Sign Up For Card Player's Newsletter And Free Bi-Monthly Online Magazine


Poker Training

Newsletter and Magazine

Sign Up

Find Your Local

Card Room


Hand History Time Capsule: Joe Cada

Joe Cada Employs a Survival Strategy and Some Good Luck to Become the Youngest World Series of Poker Champion of All Time

by Card Player News Team |  Published: Aug 10, 2011


There were 6,494 players who entered the $10,000 World Series of Poker main event in 2009. The prize pool topped $61 million, and the champion would walk away with $8,546,435. The players in the November Nine that year gave the poker world quite the final table to look forward to that autumn.

Phil Ivey had made the final nine, as had Card Player COO Jeff Shulman and London-based professional James Akenhead. The anticipation for the final table increased thanks to the WSOP Europe main event, which featured two November Nine finalists in Akenhead and Frenchman Antoine Saout. What’s more, Barry Shulman — November Niner Jeff Shulman’s father and Card Player publisher — won the WSOP Europe main event that October, which further increased the buzz surrounding his son. Few eyes were focused on Joe Cada, the youngest player at the table, who entered the final table in fifth chip-position with 13,215,000.

Cada Doubles Up for His Tournament Life Four Times

Play was cautious after the long layoff, and it took more than four hours before the first elimination was made. Akenhead matched his finish at the WSOP Europe main event and busted in ninth place. Kevin Schaffel then saw his pocket aces busted by the pocket kings of Eric Buchman, who made quads and sent Schaffel home in eighth place. No one else fell during the next two hours, but Joe Cada did see his stack fall to 2 million when Shulman doubled up through him with A-K dominating Cada’s A-J.

Cada started his comeback when Buchman moved all in from the small blind with 5Club Suit 4Club Suit and Cada called with JClub Suit 4Diamond Suit. The board came 9Diamond Suit 6Heart Suit 4Heart Suit 10Spade Suit 7Diamond Suit, and Cada doubled up to a still very short 4.8 million. The second double-up came when Ivey raised to 1.25 million and Cada moved all in for 5.8 million. Ivey tanked for a bit before finally calling with ASpade Suit 8Club Suit, and Cada showed pocket fours. The board came 10Heart Suit 4Heart Suit 2Diamond Suit 9Club Suit 7Heart Suit, and Cada doubled up to about 12.5 million. Ivey was left with 10 million.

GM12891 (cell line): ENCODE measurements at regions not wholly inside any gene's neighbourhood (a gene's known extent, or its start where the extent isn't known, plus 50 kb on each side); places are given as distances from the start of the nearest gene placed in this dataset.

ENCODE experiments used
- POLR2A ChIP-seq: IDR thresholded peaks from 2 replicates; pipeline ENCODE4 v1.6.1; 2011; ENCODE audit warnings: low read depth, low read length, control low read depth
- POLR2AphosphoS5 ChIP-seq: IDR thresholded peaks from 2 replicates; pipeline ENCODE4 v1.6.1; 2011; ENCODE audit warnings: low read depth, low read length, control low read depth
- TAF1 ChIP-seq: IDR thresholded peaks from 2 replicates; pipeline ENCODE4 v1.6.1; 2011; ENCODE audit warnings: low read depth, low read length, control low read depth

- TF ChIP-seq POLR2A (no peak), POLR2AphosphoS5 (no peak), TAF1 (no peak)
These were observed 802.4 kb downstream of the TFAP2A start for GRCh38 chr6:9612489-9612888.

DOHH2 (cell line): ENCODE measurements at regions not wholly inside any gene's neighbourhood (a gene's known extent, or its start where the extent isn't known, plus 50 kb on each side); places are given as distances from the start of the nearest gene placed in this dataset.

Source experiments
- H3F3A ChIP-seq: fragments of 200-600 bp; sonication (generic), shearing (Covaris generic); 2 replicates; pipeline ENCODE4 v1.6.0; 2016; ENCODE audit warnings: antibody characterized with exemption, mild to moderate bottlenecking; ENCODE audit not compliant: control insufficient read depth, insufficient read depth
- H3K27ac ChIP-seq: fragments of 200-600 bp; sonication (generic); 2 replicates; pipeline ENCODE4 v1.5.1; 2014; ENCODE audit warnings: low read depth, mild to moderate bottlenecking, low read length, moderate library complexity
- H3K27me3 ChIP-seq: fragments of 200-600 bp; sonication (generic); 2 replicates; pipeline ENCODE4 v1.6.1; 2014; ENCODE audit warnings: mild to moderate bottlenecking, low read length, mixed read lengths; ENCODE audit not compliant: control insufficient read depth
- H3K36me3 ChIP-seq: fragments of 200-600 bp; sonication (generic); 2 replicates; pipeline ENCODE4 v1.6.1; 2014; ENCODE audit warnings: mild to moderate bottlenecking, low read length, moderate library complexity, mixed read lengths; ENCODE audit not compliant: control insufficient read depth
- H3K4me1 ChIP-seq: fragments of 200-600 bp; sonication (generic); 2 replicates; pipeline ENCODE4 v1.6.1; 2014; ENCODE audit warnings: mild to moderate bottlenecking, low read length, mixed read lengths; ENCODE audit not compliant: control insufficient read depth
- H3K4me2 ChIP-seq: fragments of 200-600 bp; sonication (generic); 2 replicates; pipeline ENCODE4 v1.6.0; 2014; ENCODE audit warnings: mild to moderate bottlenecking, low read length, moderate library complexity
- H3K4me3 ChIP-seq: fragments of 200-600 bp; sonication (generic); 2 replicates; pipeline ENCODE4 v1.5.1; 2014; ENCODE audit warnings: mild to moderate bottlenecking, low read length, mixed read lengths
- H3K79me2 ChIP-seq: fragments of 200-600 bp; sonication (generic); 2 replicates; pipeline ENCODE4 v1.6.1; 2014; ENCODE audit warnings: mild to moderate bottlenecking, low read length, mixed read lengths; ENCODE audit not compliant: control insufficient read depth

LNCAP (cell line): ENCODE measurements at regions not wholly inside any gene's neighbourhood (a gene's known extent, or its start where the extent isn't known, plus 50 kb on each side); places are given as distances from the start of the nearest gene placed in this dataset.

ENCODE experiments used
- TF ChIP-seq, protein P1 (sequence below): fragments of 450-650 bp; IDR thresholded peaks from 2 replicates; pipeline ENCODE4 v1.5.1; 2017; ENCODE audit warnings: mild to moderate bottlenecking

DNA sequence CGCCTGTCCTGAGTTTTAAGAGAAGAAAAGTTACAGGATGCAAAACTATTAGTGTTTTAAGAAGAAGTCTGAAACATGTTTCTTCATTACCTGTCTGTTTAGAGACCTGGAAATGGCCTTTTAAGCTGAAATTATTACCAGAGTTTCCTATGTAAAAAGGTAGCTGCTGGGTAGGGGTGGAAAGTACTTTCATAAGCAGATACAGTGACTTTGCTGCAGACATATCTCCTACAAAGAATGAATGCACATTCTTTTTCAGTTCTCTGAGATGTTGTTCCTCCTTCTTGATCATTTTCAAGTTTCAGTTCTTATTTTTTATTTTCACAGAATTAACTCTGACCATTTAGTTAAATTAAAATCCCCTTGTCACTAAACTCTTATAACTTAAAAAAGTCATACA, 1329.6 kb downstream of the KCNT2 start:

Shortly after returning from dinner, Ivey moved all in with A-K, and Darvin Moon called him down with A-Q. Just like Chino Rheem did the year before him, Ivey busted in seventh place when his opponent came from behind and found a queen on the board to bust him. Moon also came from behind to eliminate Steven Begleiter in sixth place. Begleiter was all in with pocket queens preflop against the A-Q of his opponent, but Moon hit an ace on the river, and the final table shrank to five.

Cada continued his comeback when his pocket threes made a set to defeat the pocket jacks of Shulman, who never recovered from the bad beat and fell in fifth place. In that hand, Shulman raised to 1.75 million preflop from under the gun, and Cada reraised all in for 10.8 million from the small blind. Shulman called holding JClub Suit JDiamond Suit, and Cada would need help to survive with 3Club Suit 3Heart Suit. The board came 8Heart Suit 4Heart Suit 3Diamond Suit 7Spade Suit QHeart Suit, and Cada doubled up on the hand to 22.575 million.

Cada had doubled up three times to help him survive through the very long stretch of play that took the final table down to the final four players. He then doubled up a fourth time against Moon to become a true contender for the world title, with enough chips to his name to start making some real moves. The fourth faceoff saw Moon raise to 2 million preflop and Cada reraise to 5.6 million from the big blind. Moon then reraised all in for 61.725 million, and Cada made the all-in call for 22.275 million. Cada flipped over ADiamond Suit AHeart Suit, and Moon showed down KSpade Suit 9Club Suit. The board ran out 9Heart Suit 6Spade Suit 3Spade Suit 4Heart Suit 4Club Suit, and Cada doubled up to 45.225 million. Moon dropped to 39.45 million after the hand.